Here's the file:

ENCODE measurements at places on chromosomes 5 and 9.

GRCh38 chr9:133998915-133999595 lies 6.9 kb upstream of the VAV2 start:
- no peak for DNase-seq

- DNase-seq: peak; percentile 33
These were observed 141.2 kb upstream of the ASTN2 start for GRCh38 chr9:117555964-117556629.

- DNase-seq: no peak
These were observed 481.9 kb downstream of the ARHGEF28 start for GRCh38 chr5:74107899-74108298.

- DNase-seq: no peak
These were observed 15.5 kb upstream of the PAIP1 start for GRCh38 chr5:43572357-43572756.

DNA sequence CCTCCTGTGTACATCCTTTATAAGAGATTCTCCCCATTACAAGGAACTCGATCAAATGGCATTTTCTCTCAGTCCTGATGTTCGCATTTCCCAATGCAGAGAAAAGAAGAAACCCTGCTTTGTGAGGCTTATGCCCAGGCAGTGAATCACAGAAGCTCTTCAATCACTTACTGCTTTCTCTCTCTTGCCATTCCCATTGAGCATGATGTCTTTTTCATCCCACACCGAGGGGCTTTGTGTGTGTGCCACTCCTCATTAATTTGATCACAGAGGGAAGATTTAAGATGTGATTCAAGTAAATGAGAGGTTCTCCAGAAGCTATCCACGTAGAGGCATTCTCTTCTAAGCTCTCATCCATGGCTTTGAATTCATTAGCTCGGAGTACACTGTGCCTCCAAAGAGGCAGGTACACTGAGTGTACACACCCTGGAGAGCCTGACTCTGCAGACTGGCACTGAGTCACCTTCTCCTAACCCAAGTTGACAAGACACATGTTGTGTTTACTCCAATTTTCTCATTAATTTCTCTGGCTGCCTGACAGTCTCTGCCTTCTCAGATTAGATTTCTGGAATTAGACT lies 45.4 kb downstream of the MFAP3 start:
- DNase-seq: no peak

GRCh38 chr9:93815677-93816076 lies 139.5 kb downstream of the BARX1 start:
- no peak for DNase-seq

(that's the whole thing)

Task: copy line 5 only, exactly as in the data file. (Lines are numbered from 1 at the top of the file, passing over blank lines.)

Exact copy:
These were observed 141.2 kb upstream of the ASTN2 start for GRCh38 chr9:117555964-117556629.